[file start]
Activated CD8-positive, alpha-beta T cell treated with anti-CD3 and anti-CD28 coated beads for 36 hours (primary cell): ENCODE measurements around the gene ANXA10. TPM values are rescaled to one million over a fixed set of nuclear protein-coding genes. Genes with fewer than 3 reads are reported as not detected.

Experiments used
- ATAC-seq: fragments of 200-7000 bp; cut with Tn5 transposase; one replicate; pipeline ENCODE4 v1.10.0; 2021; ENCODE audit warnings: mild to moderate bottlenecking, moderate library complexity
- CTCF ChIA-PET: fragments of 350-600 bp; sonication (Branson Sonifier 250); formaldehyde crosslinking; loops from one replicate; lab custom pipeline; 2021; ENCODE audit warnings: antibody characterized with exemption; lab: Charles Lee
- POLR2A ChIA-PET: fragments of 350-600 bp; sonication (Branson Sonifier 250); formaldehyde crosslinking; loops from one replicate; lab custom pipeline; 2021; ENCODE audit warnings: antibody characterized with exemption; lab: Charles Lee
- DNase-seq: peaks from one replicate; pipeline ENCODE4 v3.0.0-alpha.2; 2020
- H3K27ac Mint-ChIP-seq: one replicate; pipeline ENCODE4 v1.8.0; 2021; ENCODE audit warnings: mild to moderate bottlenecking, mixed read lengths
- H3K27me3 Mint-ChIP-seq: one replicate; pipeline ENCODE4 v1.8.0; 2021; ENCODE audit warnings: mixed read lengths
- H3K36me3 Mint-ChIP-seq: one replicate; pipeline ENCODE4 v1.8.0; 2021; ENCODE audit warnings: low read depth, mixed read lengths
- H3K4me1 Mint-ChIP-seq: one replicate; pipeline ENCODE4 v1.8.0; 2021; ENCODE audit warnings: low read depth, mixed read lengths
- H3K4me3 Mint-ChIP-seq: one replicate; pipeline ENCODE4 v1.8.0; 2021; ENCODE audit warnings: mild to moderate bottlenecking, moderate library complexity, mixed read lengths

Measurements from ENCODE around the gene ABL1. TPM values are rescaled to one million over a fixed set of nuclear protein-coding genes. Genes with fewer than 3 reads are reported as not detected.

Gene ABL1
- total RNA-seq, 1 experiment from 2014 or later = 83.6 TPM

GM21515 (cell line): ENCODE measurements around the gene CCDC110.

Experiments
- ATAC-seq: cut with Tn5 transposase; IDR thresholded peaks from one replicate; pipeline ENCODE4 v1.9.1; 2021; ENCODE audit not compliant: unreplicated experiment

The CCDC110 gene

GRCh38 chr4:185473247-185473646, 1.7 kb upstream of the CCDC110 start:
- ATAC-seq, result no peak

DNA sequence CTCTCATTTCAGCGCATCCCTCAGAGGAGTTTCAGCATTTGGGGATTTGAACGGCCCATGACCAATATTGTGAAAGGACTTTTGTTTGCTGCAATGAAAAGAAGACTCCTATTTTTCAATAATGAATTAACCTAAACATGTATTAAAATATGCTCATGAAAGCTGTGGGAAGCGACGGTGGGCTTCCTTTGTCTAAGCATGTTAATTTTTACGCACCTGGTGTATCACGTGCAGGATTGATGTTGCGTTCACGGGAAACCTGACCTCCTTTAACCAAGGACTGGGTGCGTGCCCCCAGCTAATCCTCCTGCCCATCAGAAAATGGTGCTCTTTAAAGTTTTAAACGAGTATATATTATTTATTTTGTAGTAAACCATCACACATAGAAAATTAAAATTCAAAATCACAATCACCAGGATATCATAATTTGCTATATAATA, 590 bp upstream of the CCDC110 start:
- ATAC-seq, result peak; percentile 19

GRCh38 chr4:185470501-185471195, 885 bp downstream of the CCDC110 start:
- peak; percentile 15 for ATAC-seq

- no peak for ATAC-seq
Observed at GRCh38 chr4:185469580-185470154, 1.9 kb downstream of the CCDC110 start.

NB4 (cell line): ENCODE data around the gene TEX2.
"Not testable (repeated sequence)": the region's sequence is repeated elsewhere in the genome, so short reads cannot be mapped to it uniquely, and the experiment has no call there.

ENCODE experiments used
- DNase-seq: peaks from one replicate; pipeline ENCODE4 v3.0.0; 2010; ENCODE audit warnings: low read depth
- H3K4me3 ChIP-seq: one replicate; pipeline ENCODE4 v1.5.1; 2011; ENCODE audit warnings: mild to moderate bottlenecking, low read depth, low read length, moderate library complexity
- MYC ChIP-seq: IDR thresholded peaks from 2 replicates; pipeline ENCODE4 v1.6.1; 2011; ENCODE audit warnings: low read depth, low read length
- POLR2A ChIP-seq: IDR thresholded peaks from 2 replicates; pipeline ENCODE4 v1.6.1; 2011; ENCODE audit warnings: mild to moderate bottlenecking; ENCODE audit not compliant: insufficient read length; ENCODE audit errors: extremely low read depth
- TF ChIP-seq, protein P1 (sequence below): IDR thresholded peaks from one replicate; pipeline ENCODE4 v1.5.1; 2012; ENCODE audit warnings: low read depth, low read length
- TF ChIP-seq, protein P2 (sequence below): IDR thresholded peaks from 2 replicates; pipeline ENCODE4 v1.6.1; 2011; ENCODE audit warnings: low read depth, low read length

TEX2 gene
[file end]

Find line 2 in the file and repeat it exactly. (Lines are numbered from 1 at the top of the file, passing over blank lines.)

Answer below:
Experiments used